What's next for the team? Argueso said they want to extend their work to cancer research. The team wants to determine how ribonucleotides increase chromosome abnormalities and whether those increases are asymmetric, depending on which of the two strands of DNA the ribonucleotides are introduced.

Most cancers have some form of alteration in chromosomal structure, though Argueso said that breast and ovarian cancers are by far the most affected by this issue.

In addition, with some forms of chemotherapy that have been used for a long time, the mechanism of action is to decrease the production of DNA building blocks.

"Cancer cells reproduce quickly," Argueso said. "To do that, the cells need DNA building blocks. Chemotherapy is used to decrease the building blocks. However, when you reduce the number of DNA building blocks, you push the cancer cells into a corner, where they end up putting in more RNA building blocks into the DNA."

In other words, the very thing that the chemotherapy agent is encouraging cancer cells to incorporate causes them to acquire even more mutations. This could help explain why cancers often recur in more aggressive forms after someone goes into remission.

"This unintended consequence could be one of the mechanisms making that happen," Argueso said.
-end-


Colorado State University

Related Chemotherapy Articles:

Less chemotherapy may have more benefit in rectal cancer
GI Cancers Symposium: Colorado study of 48 patients with locally advanced rectal cancer receiving neoadjuvant chemotherapy, found that patients receiving lower-than-recommended doses in fact saw their tumors shrink more than patients receiving the full dose.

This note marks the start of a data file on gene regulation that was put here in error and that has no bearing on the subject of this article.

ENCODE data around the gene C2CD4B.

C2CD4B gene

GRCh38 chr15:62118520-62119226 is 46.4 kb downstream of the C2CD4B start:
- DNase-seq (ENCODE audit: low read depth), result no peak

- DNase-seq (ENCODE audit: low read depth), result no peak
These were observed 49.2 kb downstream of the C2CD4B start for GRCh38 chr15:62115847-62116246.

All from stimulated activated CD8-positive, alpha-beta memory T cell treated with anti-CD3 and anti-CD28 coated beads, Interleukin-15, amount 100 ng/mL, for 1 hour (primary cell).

Male fertility after chemotherapy: New questions raised
Professor Delbès, who specializes in reproductive toxicology, conducted a pilot study in collaboration with oncologists and fertility specialists from the McGill University Health Centre (MUHC) on a cohort of 13 patients, all survivors of pediatric leukemia and lymphoma.
'Combo' nanoplatforms for chemotherapy
In a paper to be published in the forthcoming issue in NANO, researchers from Harbin Institute of Technology, China have systematically discussed the recent progresses, current challenges and future perspectives of smart graphene-based nanoplatforms for synergistic tumor therapy and bio-imaging.
Nanotechnology improves chemotherapy delivery
Michigan State University scientists have invented a new way to monitor chemotherapy concentrations, which is more effective in keeping patients' treatments within the crucial therapeutic window.
Novel anti-cancer nanomedicine for efficient chemotherapy
Researchers have developed a new anti-cancer nanomedicine for targeted cancer chemotherapy.
Ending needless chemotherapy for breast cancer